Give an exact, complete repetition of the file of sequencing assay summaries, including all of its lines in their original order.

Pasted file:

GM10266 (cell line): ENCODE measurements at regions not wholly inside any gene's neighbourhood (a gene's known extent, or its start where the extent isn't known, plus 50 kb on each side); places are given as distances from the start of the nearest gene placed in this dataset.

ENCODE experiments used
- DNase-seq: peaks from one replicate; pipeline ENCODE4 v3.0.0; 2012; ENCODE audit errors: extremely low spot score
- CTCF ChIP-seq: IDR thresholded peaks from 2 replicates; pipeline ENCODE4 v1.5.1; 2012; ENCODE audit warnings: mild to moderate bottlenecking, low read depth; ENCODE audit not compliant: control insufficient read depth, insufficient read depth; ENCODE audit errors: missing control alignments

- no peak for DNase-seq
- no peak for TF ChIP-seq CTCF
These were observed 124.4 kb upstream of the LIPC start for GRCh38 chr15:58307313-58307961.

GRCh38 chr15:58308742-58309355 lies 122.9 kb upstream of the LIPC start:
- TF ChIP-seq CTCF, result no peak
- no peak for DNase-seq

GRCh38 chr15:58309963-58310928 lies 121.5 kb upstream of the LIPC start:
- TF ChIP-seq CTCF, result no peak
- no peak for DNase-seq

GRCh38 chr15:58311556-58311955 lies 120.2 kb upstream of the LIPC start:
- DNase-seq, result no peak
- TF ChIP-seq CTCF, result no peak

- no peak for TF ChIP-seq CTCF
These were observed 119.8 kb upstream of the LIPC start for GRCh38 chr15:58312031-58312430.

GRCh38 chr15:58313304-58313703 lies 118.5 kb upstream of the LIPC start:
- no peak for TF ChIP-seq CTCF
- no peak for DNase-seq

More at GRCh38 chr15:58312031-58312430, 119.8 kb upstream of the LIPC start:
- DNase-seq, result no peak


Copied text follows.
GM10266 (cell line): ENCODE measurements at regions not wholly inside any gene's neighbourhood (a gene's known extent, or its start where the extent isn't known, plus 50 kb on each side); places are given as distances from the start of the nearest gene placed in this dataset.

ENCODE experiments used
- DNase-seq: peaks from one replicate; pipeline ENCODE4 v3.0.0; 2012; ENCODE audit errors: extremely low spot score
- CTCF ChIP-seq: IDR thresholded peaks from 2 replicates; pipeline ENCODE4 v1.5.1; 2012; ENCODE audit warnings: mild to moderate bottlenecking, low read depth; ENCODE audit not compliant: control insufficient read depth, insufficient read depth; ENCODE audit errors: missing control alignments

- no peak for DNase-seq
- no peak for TF ChIP-seq CTCF
These were observed 124.4 kb upstream of the LIPC start for GRCh38 chr15:58307313-58307961.

GRCh38 chr15:58308742-58309355 lies 122.9 kb upstream of the LIPC start:
- TF ChIP-seq CTCF, result no peak
- no peak for DNase-seq

GRCh38 chr15:58309963-58310928 lies 121.5 kb upstream of the LIPC start:
- TF ChIP-seq CTCF, result no peak
- no peak for DNase-seq

GRCh38 chr15:58311556-58311955 lies 120.2 kb upstream of the LIPC start:
- DNase-seq, result no peak
- TF ChIP-seq CTCF, result no peak

- no peak for TF ChIP-seq CTCF
These were observed 119.8 kb upstream of the LIPC start for GRCh38 chr15:58312031-58312430.

GRCh38 chr15:58313304-58313703 lies 118.5 kb upstream of the LIPC start:
- no peak for TF ChIP-seq CTCF
- no peak for DNase-seq

More at GRCh38 chr15:58312031-58312430, 119.8 kb upstream of the LIPC start:
- DNase-seq, result no peak